Aging and Blaming in the Criminal Justice System
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A recent study in the medical journal The Lancet suggests that, if trends hold, 50% of babies born today will live to be over 100 years old. Though long life is typically thought of as a good thing, some of our ordinary practices may need to change to track philosophical and practical challenges posed by longer life spans. In particular, we need to reflect on whether our attitudes about blame and punishment need to be adjusted. For example, last year, John “Sonny” Franzese was released from an American prison at the age of 100. Franzese was sentenced to fifty years for a bank robbery. The unique challenges and philosophical questions posed by extreme old age cast the moral permissibility of incarcerating the elderly into question.
Arguably, we need to think critically about duration of punishment. The criminal justice system in The United States relies heavily on retributivism as a justification for sentencing. The concept of blame is central to a philosophy of retributivist justice. As an act of retribution, criminals are often given multiple life sentences or are sentenced to a number of years in prison that far exceeds the amount of time that criminal could reasonably expect to be alive. There is room for debate concerning the usefulness of blame as a moral concept. Supposing, however, that blame is an important evaluative attitude in our moral lives, there is good reason for reflection on whether and under what conditions other moral considerations are more important than whether an agent is morally blameworthy. As lifespans increase, a life sentence becomes a still more serious proposition. At what point, if any, does respect for human dignity outweigh our retributivist concerns to ensure that a blameworthy agent is held responsible for their actions?
Intuitively, regardless of the nature of the crime, there are some upper limits to how long it is appropriate to punish someone. For example, in his paper Divine Evil, David Lewis points out that it could never be just to punish a person infinitely for a finite crime. Of course, in the context of the paper, Lewis is arguing that an omnibenevolent God couldn’t sentence a person to an eternity of torment in hell for a finite sin, but the main point here holds. If human beings were immortal, it would be unjust to hold them in prison forever with no chance of release as punishment for a single crime or series of crimes. That suggests that there is a time at which continuing to punish a blameworthy person is no longer morally justified. Some countries, like Portugal, Norway, and Spain, don’t sentence convicted criminals to life in prison at all. In many other European nations, a life sentence always includes the possibility of parole. The understanding seems to be that a life sentence without the possibility of parole is a human rights violation. Even if the United States does not come around to thinking about the issue in this way, as human lifespans continue to get longer, it’s important to identify the point at which punishment is no longer morally permissible.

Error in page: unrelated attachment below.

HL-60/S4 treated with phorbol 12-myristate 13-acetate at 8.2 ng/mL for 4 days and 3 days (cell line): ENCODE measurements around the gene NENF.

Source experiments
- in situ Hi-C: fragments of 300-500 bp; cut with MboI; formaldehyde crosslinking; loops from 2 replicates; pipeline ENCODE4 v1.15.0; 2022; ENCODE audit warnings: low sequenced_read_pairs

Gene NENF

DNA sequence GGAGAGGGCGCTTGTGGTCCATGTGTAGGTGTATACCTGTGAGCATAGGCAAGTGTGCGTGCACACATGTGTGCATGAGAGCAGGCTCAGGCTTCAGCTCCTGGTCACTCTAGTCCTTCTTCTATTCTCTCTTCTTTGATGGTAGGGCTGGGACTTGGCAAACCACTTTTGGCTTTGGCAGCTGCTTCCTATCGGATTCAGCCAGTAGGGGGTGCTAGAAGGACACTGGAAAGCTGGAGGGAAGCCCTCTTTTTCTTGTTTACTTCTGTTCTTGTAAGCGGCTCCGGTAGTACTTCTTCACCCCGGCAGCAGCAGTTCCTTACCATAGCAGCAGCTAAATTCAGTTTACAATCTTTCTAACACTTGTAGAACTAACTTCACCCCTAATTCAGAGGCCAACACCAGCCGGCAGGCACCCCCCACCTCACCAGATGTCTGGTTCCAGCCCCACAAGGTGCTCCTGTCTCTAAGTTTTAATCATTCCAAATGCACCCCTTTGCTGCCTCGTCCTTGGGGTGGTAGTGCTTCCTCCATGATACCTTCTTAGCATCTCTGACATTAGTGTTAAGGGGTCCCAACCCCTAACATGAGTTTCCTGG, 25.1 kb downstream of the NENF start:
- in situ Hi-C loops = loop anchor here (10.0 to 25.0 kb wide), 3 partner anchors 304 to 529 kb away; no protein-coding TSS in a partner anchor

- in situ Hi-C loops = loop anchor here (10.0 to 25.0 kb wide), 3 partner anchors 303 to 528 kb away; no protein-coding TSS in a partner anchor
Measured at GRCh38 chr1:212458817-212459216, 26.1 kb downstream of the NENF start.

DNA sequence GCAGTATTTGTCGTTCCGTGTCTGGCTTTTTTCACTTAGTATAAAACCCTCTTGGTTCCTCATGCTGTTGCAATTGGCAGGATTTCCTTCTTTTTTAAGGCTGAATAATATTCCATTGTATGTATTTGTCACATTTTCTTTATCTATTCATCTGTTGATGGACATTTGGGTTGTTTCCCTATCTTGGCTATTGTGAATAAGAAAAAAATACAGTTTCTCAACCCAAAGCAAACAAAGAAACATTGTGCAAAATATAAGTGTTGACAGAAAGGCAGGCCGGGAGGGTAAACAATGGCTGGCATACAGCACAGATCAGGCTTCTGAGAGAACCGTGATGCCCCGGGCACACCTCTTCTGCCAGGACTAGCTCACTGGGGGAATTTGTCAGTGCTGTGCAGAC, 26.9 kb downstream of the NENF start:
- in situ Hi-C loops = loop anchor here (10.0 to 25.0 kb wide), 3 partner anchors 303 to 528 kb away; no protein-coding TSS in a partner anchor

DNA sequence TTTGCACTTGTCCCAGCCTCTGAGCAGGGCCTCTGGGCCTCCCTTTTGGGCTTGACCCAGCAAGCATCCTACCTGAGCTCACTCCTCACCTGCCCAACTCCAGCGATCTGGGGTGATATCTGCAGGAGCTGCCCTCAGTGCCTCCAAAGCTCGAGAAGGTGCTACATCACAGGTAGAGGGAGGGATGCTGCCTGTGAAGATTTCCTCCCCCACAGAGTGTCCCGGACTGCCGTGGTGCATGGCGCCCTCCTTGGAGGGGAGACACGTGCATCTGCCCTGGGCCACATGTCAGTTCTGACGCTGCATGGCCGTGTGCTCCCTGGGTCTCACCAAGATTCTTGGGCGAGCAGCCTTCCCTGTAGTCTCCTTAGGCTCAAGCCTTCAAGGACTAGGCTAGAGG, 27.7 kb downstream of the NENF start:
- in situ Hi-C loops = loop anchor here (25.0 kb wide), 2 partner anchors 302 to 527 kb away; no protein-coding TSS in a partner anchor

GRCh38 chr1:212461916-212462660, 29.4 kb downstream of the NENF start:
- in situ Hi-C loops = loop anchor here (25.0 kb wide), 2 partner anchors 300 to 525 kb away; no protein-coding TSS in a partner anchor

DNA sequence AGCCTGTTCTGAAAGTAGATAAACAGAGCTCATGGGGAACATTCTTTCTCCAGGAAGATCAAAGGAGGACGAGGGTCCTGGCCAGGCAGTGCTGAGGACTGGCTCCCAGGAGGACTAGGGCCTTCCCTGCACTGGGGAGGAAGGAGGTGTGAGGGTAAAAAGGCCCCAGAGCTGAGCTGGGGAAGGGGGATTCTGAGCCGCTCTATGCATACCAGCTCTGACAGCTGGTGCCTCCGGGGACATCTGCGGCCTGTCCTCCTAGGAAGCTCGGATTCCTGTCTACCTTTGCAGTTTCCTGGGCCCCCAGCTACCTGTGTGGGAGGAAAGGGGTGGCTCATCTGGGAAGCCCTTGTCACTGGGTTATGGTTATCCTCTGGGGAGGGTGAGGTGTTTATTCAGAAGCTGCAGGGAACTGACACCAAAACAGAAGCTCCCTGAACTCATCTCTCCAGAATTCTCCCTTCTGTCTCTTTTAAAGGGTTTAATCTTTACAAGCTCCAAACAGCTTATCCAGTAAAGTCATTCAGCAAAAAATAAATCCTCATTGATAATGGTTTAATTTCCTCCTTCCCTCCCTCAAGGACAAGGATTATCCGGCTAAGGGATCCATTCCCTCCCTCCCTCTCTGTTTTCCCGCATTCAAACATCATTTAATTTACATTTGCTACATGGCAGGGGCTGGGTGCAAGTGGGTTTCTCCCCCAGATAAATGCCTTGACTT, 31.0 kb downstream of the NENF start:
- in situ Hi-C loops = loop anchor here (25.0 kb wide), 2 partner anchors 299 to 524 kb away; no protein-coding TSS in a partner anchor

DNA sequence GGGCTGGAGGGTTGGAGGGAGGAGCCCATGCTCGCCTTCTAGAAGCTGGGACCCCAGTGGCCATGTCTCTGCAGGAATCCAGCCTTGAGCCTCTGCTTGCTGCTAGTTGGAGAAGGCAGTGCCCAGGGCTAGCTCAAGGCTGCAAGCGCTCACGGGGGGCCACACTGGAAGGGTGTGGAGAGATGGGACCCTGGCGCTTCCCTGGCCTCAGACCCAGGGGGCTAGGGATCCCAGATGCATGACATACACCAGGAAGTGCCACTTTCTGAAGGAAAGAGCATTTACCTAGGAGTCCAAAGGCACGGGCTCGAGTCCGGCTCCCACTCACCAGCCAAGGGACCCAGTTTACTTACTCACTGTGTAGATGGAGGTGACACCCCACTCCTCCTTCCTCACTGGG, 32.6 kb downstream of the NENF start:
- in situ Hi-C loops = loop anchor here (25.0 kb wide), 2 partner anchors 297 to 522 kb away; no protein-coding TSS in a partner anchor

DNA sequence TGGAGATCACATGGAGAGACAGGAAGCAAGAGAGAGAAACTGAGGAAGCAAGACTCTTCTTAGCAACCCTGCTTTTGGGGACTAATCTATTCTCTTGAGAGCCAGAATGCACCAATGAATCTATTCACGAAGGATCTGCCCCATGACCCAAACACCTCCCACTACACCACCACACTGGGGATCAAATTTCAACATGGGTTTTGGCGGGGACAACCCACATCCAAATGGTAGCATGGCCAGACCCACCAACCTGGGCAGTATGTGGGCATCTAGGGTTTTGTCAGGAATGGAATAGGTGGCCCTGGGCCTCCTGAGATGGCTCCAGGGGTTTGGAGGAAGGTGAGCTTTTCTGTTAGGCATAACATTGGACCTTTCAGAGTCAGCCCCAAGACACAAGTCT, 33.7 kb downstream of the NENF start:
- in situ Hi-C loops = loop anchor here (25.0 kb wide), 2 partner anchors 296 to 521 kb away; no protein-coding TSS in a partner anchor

For retributivism to be justified, our assessments of blame must be apt. For our judgments of blameworthiness to be apt, it must be the case that we are blaming one and the same person who engaged in the wrongdoing for which they are being blamed. Increased lifespans muddy the waters of identity judgment. An extremely elderly person may have little to no psychological continuity with the being they were when they engaged in wrongdoing. In his paper The Makropulos Case: Reflections on the Tedium of Immortality, Bernard Williams argues that if a being were immortal, or even if that being were to live an exceptionally long life, that being would either become extremely bored or would change so much that they would no longer be justified in judging future experiences as their own experiences. Living a flourishing human life is a matter of setting goals and completing projects. The kinds of goals we set goes a long way to establishing who we are as people. If we continue to set goals of the same type, Williams argues, we will inevitably get bored. If we set different goals, we will eventually become totally different people, unrecognizable to our former selves.
Aging criminals aren’t immortal, but as human lifespans continue to increase, it may well be the case that they resemble their former selves in very few respects. If this is the case, it is far from clear that our identity judgments are justified or that our assessments of blameworthiness are apt. This recognition should also cause us to reevaluate our goals when it comes to punishment. As prisoners age, should our philosophy of punishment still be retributivism?
If blame is a useful moral concept, it is, at least in part, because a moral community that makes use of blame has a mechanism for encouraging bad actors to change their behavior in the future. To successfully bring about this change in behavior, it is important that the behavior in question is a salient thread in the life narrative of the wrongdoer. Once enough time has past such that this is no longer true, it’s possible that continuing to blame a wrongdoer no longer serves this important social function in our moral community.